Helping consumers improve their diets is one of the nation's most pressing public health problems and an increasingly urgent part of FDA's activities. The consequences of poor diets, including the growing prevalence of excess weight and growing risks of diabetes, high blood pressure, heart disease, arthritis, respiratory difficulties, and many cancers that go along with excess weight, are endangering and diminishing the lives of millions of Americans. The challenge confronting the Government, researchers, the food and restaurant industry, consumers, the medical community, schools, and the public health communitym is to determine what kind of information and assistance the public needs in order to help them improve their dietary choices and reduce the incidence of overweight and obesity.

To address the problem of obesity and to meet the challenge of helping Americans improve their diet and nutrition, Secretary Tommy G. Thompson has led the Department of Health and Human Services (DHHS) in its efforts to encourage healthy habits such as nutritious diets, more exercise, and healthy choices. Secretary Thompson has challenged DHHS agencies and the leadership of the public health community to intensify their efforts to realize these improvements.

On July 30, 2003, Secretary Thompson held a roundtable discussion on obesity and nutrition with leading scientific experts in obesity and weight management. The Secretary's roundtable on obesity/nutrition was intended to enhance a DHHS discussion with leading thinkers and experts in the public health community on the role that DHHS can play in reducing or reversing the weight gain that leads to obesity. The roundtable dialogue centered on five key questions, which are the foundation of the questions on which FDA seeks input in the forthcoming public meeting.

On August 11, 2003, FDA's Commissioner of Food and Drugs, Mark B. McClellan established FDA's Obesity Working Group to confront the current obesity epidemic in the United States and to develop new and innovative ways to help consumers lead healthier lives through better nutrition. Dr. Lester M. Crawford, FDA's Deputy Commissioner, is the Chair of the working group, and Mr. Joseph Levitt, Director of FDA's CFSAN office, is the Vice Chair. As a part of his charge to the working group, Commissioner McClellan directed that it provide for an active dialogue with external stakeholders including consumer groups, academia, the medical community, and the food and restaurant industry, on developing a framework for messages to consumers about reducing obesity and achieving better nutrition. This public meeting is one of the avenues that the working group is using to initiate this dialogue.

II. Scope of Discussion and Format

The scope of this public meeting will be limited to the following questions:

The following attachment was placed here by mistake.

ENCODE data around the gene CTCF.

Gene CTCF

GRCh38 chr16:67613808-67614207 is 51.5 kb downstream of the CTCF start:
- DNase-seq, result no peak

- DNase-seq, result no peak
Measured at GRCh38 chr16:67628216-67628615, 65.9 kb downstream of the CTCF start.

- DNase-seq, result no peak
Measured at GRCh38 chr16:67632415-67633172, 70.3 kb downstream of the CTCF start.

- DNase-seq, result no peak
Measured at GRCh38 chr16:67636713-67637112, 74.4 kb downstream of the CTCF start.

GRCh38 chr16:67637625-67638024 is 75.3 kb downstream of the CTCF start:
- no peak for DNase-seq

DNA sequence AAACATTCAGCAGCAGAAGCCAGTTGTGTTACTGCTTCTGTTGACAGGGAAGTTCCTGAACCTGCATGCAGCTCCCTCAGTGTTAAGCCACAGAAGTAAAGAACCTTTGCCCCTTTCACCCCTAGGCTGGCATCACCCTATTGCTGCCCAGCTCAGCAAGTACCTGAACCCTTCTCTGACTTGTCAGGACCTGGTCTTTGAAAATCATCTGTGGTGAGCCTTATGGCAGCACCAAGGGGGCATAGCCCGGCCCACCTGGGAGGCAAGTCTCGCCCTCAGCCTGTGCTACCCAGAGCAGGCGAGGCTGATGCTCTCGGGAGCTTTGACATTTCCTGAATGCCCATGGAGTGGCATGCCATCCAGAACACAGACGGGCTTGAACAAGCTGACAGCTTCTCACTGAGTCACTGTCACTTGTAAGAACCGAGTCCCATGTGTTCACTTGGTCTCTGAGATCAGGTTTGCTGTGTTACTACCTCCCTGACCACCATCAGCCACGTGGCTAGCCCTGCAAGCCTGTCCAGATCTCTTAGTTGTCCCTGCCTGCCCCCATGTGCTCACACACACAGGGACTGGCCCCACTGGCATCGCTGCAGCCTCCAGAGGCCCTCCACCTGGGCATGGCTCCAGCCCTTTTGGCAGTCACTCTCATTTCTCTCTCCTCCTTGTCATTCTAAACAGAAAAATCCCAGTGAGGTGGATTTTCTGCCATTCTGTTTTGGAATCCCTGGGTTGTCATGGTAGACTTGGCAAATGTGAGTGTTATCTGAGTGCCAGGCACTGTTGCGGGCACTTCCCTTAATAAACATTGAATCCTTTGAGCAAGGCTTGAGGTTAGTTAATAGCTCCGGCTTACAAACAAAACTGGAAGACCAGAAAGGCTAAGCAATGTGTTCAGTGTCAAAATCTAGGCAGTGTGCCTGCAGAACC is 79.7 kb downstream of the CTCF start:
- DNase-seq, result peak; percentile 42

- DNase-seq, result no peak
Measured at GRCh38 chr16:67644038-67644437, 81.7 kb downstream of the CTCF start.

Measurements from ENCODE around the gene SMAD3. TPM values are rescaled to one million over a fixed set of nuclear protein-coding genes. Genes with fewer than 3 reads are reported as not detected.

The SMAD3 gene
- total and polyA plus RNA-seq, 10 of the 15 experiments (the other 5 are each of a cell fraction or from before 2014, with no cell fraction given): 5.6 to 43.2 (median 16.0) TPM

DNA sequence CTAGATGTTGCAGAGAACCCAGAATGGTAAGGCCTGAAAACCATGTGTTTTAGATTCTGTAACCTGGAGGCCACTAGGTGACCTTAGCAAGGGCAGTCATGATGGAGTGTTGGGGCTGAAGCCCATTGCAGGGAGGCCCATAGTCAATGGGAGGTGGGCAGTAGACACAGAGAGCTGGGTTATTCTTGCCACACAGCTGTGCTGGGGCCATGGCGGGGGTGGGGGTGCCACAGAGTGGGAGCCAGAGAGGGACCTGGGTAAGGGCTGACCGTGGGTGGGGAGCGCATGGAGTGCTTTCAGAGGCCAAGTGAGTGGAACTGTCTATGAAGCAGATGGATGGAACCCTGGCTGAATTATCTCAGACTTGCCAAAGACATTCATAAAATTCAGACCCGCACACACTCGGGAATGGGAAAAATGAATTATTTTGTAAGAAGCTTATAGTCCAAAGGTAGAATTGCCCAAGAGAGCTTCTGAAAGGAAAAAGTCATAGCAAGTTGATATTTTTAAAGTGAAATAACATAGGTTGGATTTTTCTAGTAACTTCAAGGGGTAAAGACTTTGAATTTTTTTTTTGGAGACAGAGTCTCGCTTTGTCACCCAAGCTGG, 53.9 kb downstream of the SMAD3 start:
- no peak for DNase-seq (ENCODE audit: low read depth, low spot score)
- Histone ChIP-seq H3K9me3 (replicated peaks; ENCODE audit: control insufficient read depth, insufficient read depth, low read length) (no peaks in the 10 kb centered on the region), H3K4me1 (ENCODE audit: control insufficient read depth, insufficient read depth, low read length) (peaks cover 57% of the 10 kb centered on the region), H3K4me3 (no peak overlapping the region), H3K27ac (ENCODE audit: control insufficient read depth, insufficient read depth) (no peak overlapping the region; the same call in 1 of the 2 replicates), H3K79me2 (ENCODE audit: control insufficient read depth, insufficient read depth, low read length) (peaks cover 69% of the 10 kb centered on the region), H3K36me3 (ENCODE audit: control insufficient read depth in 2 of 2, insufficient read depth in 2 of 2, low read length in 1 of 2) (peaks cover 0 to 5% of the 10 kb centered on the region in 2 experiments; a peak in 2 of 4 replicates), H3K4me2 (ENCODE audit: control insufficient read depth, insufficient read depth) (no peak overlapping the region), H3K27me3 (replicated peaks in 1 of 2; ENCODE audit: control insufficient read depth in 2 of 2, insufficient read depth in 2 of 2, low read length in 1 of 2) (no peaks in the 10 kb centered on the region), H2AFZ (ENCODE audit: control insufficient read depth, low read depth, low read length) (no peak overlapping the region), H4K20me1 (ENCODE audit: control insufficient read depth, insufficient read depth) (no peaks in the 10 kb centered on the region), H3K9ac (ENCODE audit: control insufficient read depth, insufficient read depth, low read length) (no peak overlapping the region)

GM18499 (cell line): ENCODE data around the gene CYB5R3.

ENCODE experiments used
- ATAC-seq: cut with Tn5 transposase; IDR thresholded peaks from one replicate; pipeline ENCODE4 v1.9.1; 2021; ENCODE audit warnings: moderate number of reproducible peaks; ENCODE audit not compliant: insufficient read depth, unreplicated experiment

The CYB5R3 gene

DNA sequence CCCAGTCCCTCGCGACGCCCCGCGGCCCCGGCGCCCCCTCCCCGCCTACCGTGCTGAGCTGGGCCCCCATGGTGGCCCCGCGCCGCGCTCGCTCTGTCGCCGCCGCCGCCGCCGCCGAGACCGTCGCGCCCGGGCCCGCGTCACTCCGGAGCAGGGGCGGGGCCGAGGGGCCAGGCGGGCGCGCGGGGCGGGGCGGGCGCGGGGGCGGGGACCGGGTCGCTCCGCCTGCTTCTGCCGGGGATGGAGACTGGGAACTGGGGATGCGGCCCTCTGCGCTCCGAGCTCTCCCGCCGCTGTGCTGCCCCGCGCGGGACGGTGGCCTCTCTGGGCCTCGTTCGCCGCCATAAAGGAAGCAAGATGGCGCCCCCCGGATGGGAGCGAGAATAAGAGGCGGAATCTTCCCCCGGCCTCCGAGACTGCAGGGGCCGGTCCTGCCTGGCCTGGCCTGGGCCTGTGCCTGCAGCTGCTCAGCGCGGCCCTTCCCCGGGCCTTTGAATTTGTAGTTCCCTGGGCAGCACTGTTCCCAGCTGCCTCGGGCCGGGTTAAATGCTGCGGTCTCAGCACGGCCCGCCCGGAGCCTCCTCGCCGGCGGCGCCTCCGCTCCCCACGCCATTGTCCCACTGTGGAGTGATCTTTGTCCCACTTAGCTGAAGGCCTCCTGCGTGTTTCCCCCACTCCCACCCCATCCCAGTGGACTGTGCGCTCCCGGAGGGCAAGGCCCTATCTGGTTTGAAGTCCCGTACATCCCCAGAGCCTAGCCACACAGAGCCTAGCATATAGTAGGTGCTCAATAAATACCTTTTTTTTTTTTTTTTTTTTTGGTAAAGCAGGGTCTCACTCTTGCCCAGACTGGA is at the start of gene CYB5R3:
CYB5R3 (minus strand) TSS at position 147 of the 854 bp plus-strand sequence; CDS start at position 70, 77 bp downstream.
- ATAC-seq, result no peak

1. What is the available evidence on the effectiveness of various education campaigns to reduce obesity?

2. What are the top priorities for nutrition research to reduce obesity in children?

3. What is the available evidence that FDA can look to in order to guide rational, effective public efforts to prevent and treat obesity by behavioral or medical interventions, or combinations of both?

4. Are there changes needed to food labeling that could result in the development of healthier, lower calorie foods by industry and the selection of healthier, lower calorie foods by consumers?

5. What opportunities exist for the development of healthier foods/diets and what research might best support the development of healthier foods?

6. Based on the scientific evidence available today, what are the most important things that FDA could do that would make a significant difference in efforts to address the problem of overweight and obesity?

This meeting will include an opening session during which FDA will present a discussion of obesity and related issues associated with the tools available to the agency to assist consumers to improve their diets. The agency may ask experts to provide presentations on specific issues. Individuals who have registered to give oral presentations in advance of the meeting will be provided with the opportunity to speak following the opening session. A schedule of oral presentations will be available at the meeting.

III. Comments

To permit time for all interested persons to submit data, information, or views on this subject, the administrative record of this meeting will remain open for 30 days after the meeting. Interested persons may submit to the Division of Dockets Management (HFA-305), Food and Drug Administration, 5630 Fishers Lane, rm. 1061, Rockville, MD 20852, written or electronic comments by November 21, 2003. You may also send comments to the Division of Dockets Management via e-mail to or on FDA's Web site at​oc/​opacom/​hottopics/​obesity.html.

You should annotate and organize your comments to identify the specific questions to which your comments refer. Submit two paper copies of comments, identified with the docket number found in brackets in the heading of this document. Individuals may submit one paper copy. Received comments may be seen in the Division of Dockets Management between 9 a.m. and 4 p.m., Monday through Friday. Comments may be placed on the Internet and, if so, will be available for public viewing.

IV. Transcripts

You may request a transcript of the meeting in writing from the Freedom of Information Office (HFI-35), Food and Drug Administration, 5600 Fishers Lane, rm. 12A-16, Rockville, MD 20857, approximately 15 working days after the meeting, at a cost of 10 cents per page. You may examine the transcript of the meeting after November 10, 2003, at the Division of Dockets Management between 9 a.m. and 4 p.m., Monday through Friday, as well as on FDA's Web site at​oc/​opacom/​hottopics/​obesity.html

Start Signature

Dated: October 6, 2003.

Jeffrey Shuren,

Assistant Commissioner for Policy.

End Signature End Supplemental Information

[FR Doc. 03-25645 Filed 10-7-03; 8:45 am]